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    Well you know that the toString method will be called on an already initialized fan object, so you know that each variable will be initialized when the toString method is called, therefore, you can use any instance variable of the fan class as if they were already initialized. So you can test the on variable in the toString method. If it's true, return one string, otherwise return the other.


    As a side note, try not to cross post(post the same thing on multiple forums), keeping can be annoyed to help someone out only to be ignored by them. If you are coming here, post the question here and hang tight. More than likely you will get a very quick response here(same with other forums, just stick to one), if your post goes a few days without a response, perhaps then it's time to go to another forum.
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    Did you see sunde's example? It used a StringBuilder to "construct" a new String. You should use that approach as well as using one or more if statements.
    Java Code:
    private String text;
    private int value;
    
    // constructor to initialise variables
    
    public String toString() {
        StringBuilder builder = new StringBuilder();
        builder.append("Text: ");
        builder.append(text);
        builder.append(System.getProperty("line.separator"));
        builder.append("The number ");
        builder.append(value);
        builder.append(" is ");
        if(value % 2 == 0) {
            builder.append("even");
        } else {
            builder.append("odd");
        }
        return builder.toString();
    }
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    sorry again for causing headaches around here! I am new, show me mercy please :)

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    here is my attempt @ the new toString() method, but is not compiling. 6 different "Cannot Find Symbol" errors.

    Java Code:
     public String toString(){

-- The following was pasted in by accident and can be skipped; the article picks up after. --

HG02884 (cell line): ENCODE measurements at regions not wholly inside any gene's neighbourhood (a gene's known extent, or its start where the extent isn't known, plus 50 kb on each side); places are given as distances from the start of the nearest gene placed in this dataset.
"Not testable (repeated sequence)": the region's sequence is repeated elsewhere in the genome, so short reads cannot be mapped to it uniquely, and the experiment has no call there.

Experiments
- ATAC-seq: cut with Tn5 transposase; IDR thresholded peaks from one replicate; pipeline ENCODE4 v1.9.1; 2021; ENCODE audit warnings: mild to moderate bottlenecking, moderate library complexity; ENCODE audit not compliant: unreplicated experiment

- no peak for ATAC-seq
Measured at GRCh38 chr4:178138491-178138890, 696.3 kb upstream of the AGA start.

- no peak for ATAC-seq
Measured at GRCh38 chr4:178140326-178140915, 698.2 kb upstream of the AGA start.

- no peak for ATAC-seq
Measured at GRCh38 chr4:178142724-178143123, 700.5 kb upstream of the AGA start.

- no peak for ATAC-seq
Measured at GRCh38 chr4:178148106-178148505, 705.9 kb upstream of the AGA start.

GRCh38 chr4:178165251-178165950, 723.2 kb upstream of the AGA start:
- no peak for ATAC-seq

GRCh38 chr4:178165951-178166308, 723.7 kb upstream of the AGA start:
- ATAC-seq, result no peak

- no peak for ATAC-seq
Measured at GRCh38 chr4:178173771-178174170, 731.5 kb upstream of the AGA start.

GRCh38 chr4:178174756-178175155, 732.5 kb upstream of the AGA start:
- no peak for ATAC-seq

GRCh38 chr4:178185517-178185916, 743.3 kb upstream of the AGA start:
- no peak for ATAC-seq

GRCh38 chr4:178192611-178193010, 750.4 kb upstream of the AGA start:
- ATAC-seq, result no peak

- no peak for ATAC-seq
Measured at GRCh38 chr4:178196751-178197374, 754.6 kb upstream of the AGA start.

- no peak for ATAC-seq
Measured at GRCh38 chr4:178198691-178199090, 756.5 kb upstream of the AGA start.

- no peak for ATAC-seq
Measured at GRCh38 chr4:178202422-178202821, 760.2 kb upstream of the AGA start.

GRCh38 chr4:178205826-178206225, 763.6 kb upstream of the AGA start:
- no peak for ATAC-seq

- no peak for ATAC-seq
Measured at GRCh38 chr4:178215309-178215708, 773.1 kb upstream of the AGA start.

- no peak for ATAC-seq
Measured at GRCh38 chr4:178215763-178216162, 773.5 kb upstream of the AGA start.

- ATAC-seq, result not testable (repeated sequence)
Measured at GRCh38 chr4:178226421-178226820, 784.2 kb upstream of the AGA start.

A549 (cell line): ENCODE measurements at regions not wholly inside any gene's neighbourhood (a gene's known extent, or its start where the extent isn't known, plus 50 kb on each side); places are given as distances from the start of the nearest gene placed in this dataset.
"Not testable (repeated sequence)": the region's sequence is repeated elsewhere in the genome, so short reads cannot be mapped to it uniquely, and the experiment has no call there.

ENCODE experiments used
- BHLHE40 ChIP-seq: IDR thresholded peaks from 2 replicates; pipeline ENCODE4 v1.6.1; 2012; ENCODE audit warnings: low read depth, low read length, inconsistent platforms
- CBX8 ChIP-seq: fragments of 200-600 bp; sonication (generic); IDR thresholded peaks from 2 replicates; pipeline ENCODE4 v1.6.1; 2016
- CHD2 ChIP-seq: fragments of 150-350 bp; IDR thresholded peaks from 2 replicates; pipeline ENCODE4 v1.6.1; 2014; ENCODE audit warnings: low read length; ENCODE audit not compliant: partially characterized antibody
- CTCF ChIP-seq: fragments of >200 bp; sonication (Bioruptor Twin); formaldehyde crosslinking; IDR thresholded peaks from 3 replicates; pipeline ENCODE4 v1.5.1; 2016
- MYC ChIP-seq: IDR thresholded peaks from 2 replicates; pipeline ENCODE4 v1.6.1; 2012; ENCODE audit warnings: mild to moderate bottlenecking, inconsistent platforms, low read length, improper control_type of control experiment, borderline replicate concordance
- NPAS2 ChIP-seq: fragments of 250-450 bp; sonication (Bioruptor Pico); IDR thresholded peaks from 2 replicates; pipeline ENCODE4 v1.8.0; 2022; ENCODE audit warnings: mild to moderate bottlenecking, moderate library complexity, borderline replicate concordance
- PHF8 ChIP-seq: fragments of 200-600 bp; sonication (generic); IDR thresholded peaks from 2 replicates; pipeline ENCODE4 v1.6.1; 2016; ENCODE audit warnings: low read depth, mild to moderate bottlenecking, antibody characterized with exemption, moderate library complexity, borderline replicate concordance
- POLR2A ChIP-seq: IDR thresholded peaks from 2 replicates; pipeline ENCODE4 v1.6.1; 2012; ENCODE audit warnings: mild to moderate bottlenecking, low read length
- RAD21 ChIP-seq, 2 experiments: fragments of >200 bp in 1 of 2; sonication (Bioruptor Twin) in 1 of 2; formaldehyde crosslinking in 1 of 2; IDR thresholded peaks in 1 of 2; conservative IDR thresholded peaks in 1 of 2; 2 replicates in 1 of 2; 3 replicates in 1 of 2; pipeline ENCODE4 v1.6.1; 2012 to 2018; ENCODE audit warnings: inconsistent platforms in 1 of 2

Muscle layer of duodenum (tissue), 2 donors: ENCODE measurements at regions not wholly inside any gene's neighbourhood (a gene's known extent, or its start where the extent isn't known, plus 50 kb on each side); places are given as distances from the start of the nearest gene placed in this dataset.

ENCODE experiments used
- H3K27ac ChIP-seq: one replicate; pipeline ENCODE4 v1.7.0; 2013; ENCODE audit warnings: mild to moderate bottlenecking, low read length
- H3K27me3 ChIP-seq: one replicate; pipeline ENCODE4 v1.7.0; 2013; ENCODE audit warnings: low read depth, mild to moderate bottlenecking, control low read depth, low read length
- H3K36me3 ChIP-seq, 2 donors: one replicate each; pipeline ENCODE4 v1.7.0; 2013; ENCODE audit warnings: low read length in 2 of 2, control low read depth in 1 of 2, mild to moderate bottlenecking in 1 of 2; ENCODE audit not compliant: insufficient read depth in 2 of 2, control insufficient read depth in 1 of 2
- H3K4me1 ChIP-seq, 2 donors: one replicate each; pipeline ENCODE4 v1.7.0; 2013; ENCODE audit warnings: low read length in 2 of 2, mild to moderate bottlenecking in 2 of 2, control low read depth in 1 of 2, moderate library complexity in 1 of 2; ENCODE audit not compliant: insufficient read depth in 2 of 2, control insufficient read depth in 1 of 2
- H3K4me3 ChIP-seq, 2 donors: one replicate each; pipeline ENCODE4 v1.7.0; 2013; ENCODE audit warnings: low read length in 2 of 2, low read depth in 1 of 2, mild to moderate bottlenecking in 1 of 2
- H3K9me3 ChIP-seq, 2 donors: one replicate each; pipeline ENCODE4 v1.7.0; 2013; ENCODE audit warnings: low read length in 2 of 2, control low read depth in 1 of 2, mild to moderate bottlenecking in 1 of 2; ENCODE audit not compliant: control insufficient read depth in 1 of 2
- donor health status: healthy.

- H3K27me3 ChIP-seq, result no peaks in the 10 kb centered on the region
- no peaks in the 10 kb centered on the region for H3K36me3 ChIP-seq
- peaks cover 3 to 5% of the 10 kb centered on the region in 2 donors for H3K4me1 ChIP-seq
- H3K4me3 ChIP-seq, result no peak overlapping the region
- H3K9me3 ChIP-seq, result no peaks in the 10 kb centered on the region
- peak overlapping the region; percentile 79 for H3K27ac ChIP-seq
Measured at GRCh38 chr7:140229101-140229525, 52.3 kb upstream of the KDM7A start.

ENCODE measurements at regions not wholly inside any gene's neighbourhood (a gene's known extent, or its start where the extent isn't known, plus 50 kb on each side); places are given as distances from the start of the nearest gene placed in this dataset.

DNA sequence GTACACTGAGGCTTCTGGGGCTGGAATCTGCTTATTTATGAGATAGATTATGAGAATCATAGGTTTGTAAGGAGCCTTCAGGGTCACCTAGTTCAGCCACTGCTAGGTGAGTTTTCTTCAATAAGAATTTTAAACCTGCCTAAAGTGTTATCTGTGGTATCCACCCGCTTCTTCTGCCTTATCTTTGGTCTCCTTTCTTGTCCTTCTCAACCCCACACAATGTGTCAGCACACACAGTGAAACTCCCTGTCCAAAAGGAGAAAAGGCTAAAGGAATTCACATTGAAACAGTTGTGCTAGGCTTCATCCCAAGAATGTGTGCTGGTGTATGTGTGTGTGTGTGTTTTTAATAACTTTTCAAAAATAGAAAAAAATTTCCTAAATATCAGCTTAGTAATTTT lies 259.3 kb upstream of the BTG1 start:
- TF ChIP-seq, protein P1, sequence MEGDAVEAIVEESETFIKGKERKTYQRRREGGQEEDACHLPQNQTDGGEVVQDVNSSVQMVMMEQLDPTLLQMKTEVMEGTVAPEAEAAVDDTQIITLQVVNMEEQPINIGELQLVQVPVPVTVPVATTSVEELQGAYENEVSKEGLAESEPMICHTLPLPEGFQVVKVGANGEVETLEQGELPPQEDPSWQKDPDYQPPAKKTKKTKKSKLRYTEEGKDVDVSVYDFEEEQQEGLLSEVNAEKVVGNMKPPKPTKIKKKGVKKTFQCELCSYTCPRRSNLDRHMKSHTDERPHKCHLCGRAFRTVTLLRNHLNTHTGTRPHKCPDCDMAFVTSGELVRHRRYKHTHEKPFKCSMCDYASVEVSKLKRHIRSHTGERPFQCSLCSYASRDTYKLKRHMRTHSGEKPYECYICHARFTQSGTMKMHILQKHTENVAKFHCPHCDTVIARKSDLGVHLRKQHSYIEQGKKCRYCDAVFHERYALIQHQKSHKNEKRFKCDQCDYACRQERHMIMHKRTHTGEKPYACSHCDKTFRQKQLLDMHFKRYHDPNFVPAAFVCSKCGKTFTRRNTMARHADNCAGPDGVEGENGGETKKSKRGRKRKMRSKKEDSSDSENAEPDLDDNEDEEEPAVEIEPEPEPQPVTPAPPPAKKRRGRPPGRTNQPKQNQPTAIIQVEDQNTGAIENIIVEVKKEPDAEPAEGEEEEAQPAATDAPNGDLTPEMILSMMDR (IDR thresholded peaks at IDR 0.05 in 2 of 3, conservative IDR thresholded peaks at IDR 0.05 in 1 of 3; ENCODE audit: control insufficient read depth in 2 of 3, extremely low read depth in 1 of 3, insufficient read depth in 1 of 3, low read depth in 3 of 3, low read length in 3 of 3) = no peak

StringBuilder builder = new StringBuilder();
    
    				String printme = null;
    
    				if(fan.on == true){
    					builder.append("Fan Speed: " + fan.getspeed + " Color: " + fan.color + " Radius: " + fan.radius);
    					}
    				else {
    					builder.append("Color: " + fan.color + " Radius: " + fan.radius + " Fan is off!!");
    					}
    
    				return builder.toString();
    
    			}

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    Declaring printme is a waste since you are using a StringBuilder instead. When comparing a boolean, adding the '== true' is unnecessary. What values can '== true' evaluate to? True or False, if the variable being tested is true, it returns true, so why bother taking the long way? Anything that takes a boolean condition doesn't care what the statement is, as long as it evaluates to true. So you can do if(true), if(on), etc.

    Next, you don't have a fan object in the toString method(and you shouldn't), so you get the cannot find symbol errors. Since you are working in the class you can access the variables directly. Instead of fan.on, use on, instead of fan.color, use color. You can also make this more elegant by doing something like:

    Java Code:
    append color
    append radius
    append statement based on 'on' variable
    Finally, to explain why I use StringBuilder rather than String concatenation(+(and another reason why you should append small strings at a time, rather than one string made up of many)).